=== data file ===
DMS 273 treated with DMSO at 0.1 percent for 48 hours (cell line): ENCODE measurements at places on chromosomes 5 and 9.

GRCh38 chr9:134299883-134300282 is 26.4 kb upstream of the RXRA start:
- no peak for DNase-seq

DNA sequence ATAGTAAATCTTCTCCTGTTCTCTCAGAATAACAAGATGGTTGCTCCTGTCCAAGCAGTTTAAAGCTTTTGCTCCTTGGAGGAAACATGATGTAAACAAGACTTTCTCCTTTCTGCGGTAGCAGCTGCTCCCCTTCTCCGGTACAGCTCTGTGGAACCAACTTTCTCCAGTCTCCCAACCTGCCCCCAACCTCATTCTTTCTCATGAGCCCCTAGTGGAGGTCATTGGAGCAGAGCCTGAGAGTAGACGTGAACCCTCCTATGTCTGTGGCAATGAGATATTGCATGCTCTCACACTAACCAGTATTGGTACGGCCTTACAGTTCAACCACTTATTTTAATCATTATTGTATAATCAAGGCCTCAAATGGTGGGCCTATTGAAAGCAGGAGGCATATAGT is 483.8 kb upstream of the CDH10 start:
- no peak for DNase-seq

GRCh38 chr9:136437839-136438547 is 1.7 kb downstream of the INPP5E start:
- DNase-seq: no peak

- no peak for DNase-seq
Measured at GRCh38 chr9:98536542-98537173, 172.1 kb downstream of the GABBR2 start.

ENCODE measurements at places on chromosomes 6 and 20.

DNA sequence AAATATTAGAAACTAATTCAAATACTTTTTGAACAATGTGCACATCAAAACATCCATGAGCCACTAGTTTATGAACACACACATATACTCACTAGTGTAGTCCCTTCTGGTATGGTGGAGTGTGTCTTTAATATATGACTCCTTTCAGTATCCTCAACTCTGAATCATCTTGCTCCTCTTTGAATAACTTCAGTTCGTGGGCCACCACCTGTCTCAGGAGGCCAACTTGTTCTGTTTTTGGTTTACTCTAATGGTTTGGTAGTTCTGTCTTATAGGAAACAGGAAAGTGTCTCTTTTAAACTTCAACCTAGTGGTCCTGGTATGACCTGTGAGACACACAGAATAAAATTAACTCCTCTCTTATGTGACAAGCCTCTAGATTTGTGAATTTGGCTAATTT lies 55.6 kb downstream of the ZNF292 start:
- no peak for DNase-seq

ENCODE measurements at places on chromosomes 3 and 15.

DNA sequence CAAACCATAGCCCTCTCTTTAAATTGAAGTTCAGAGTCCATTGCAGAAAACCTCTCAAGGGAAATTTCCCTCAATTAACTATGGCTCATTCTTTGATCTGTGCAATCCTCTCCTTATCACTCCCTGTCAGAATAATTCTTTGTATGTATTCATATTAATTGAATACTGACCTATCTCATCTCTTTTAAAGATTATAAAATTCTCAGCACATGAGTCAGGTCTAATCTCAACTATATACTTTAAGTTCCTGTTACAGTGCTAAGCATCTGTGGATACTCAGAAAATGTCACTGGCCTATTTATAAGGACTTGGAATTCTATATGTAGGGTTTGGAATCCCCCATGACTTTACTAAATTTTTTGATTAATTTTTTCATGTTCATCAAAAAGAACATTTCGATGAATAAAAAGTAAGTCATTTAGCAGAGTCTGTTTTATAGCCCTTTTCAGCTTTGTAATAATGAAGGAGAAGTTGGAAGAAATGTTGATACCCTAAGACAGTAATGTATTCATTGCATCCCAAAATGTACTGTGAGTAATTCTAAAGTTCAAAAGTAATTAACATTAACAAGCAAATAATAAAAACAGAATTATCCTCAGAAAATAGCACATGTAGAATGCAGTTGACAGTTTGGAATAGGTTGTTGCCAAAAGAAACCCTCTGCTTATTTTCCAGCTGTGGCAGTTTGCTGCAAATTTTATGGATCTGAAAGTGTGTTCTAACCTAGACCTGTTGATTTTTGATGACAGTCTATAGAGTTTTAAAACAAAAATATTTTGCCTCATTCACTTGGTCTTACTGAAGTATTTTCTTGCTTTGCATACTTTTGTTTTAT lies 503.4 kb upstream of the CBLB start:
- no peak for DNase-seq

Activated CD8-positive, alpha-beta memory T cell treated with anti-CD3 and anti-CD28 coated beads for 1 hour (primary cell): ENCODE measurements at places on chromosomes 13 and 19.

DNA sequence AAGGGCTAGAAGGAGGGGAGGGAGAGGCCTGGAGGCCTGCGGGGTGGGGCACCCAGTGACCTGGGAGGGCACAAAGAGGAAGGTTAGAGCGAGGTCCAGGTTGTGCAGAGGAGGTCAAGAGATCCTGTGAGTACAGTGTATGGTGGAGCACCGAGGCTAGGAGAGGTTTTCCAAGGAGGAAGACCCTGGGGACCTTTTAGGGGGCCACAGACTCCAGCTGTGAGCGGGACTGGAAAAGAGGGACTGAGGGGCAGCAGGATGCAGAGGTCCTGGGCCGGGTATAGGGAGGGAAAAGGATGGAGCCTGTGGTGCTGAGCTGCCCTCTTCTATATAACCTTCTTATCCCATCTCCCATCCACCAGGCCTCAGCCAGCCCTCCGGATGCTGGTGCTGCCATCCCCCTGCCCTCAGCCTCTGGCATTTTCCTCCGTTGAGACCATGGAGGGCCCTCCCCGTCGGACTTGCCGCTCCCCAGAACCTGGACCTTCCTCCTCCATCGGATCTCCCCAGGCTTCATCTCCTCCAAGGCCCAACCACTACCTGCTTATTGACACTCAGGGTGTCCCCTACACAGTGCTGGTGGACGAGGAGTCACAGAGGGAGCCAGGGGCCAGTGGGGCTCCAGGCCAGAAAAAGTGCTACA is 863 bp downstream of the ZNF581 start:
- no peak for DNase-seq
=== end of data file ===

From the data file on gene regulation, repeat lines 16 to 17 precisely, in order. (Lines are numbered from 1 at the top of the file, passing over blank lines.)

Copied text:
Activated CD8-positive, alpha-beta memory T cell treated with anti-CD3 and anti-CD28 coated beads for 1 hour (primary cell): ENCODE measurements at places on chromosomes 13 and 19.

DNA sequence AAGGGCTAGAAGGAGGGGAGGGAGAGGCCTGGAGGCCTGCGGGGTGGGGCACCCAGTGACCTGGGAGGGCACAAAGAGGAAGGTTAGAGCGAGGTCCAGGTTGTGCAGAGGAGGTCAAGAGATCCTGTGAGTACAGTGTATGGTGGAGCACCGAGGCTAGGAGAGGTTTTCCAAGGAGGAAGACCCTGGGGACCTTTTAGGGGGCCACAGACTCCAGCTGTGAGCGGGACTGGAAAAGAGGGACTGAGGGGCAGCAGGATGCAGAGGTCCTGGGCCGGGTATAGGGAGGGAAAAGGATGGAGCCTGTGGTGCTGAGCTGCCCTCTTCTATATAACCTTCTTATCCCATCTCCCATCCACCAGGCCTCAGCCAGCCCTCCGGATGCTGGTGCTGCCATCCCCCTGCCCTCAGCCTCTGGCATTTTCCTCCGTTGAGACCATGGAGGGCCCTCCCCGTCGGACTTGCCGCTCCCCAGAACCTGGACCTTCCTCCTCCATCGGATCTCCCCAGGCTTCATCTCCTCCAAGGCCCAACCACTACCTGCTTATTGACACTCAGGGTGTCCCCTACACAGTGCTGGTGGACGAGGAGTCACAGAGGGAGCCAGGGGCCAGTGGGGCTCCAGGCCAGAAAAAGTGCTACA is 863 bp downstream of the ZNF581 start: